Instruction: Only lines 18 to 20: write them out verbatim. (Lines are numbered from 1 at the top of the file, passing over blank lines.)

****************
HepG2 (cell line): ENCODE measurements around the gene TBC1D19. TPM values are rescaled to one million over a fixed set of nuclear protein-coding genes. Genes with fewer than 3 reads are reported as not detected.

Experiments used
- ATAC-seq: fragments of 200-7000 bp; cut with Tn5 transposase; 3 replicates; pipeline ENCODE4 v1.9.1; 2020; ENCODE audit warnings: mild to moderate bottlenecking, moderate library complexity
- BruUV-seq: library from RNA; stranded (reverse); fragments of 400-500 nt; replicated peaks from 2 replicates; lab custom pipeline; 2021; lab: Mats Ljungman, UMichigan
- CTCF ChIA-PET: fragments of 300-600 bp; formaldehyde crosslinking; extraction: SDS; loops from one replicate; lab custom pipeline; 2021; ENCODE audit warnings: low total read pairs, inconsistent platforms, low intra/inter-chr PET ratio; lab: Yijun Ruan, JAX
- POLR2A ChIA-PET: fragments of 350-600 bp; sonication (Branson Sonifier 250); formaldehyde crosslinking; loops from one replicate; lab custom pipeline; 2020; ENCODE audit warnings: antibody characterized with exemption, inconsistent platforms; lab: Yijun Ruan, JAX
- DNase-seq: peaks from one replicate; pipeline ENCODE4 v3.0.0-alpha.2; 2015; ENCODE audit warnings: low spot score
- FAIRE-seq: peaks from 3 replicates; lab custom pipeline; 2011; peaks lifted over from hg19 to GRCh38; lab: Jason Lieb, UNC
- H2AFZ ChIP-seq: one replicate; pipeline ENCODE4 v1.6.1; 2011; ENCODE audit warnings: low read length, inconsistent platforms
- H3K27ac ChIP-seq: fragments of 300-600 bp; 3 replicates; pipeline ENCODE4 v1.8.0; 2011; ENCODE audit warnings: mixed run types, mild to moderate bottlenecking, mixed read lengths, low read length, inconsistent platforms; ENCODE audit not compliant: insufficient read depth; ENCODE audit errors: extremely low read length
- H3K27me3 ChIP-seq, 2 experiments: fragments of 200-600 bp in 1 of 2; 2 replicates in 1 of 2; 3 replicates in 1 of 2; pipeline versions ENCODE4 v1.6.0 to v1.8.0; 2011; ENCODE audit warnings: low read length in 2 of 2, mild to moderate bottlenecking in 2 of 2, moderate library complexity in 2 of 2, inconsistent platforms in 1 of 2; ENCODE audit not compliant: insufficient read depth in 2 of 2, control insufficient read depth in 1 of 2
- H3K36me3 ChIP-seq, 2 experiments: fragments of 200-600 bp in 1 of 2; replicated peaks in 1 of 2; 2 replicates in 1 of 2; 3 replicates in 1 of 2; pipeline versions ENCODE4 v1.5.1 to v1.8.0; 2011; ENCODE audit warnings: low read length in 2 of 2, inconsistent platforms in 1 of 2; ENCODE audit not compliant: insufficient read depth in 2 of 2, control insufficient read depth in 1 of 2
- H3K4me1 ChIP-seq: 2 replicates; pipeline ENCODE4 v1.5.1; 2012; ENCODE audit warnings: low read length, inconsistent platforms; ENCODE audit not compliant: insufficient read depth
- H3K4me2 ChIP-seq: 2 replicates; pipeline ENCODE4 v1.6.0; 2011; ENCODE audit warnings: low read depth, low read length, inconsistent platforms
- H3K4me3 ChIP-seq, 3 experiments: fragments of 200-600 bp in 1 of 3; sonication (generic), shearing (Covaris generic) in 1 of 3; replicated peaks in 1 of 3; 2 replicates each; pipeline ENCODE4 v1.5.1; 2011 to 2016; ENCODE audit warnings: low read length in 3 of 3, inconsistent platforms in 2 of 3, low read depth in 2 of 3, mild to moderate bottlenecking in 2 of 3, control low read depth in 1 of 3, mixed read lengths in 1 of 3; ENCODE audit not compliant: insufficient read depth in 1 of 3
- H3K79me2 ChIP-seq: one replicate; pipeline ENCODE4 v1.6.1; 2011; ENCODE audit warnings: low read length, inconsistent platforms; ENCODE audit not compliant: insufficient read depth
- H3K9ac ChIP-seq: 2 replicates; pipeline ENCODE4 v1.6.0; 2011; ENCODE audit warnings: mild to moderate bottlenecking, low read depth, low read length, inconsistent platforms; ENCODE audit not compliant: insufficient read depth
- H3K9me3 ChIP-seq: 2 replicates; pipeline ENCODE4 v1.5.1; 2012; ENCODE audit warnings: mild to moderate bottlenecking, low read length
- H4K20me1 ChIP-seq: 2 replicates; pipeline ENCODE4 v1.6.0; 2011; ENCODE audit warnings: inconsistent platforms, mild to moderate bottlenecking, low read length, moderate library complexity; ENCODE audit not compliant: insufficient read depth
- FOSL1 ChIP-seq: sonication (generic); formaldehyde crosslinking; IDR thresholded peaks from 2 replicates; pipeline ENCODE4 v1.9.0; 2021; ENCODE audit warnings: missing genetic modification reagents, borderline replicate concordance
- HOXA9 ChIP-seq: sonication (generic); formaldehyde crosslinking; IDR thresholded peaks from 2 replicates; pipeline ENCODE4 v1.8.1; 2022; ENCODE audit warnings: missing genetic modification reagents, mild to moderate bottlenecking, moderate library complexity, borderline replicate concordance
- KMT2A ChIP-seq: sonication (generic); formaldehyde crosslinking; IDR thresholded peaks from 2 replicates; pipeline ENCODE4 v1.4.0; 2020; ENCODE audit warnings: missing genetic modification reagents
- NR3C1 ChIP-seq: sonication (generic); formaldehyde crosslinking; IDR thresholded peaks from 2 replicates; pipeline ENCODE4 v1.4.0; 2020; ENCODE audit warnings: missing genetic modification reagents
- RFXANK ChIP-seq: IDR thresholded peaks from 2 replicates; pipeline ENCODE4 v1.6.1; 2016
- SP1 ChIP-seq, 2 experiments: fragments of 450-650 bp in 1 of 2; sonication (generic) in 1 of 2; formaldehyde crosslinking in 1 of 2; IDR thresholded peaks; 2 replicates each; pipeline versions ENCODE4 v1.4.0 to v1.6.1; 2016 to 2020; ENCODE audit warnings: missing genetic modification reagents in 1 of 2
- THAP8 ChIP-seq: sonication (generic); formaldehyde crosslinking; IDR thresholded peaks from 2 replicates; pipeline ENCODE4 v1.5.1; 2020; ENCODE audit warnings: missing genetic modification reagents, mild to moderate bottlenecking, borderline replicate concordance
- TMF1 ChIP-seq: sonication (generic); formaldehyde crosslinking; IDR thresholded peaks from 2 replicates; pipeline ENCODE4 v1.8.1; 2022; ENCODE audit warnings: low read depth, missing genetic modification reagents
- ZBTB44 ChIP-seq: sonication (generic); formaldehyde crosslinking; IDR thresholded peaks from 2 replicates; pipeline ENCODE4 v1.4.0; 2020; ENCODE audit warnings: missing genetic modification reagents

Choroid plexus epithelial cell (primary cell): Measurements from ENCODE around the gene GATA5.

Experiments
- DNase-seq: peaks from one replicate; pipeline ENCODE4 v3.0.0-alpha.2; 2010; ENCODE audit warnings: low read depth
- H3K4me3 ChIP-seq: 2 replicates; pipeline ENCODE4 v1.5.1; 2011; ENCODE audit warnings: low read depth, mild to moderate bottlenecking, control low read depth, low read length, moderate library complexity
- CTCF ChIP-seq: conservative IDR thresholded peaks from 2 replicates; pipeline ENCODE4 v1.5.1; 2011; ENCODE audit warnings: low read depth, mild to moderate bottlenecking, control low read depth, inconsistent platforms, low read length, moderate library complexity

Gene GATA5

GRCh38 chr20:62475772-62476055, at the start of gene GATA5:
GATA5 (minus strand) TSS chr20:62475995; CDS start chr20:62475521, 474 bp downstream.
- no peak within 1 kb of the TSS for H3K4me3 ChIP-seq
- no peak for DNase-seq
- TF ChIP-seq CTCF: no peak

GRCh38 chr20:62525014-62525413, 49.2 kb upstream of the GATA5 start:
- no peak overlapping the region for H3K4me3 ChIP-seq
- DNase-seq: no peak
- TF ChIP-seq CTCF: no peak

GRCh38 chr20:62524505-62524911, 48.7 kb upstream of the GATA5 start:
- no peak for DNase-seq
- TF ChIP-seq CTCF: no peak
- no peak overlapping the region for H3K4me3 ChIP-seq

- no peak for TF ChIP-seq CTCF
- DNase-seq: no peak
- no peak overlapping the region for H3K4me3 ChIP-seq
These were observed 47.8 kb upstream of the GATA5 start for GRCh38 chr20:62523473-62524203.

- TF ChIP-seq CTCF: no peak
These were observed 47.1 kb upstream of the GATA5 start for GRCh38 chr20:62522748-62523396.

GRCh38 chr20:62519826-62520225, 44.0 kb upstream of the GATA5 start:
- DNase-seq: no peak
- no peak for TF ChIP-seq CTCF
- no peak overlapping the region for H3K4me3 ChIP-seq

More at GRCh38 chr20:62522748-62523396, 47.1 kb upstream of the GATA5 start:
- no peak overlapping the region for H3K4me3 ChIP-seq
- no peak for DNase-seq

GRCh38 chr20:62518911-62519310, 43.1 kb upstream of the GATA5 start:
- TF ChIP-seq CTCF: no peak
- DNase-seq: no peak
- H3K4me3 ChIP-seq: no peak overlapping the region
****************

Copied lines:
- H3K9me3 ChIP-seq: 2 replicates; pipeline ENCODE4 v1.5.1; 2012; ENCODE audit warnings: mild to moderate bottlenecking, low read length
- H4K20me1 ChIP-seq: 2 replicates; pipeline ENCODE4 v1.6.0; 2011; ENCODE audit warnings: inconsistent platforms, mild to moderate bottlenecking, low read length, moderate library complexity; ENCODE audit not compliant: insufficient read depth
- FOSL1 ChIP-seq: sonication (generic); formaldehyde crosslinking; IDR thresholded peaks from 2 replicates; pipeline ENCODE4 v1.9.0; 2021; ENCODE audit warnings: missing genetic modification reagents, borderline replicate concordance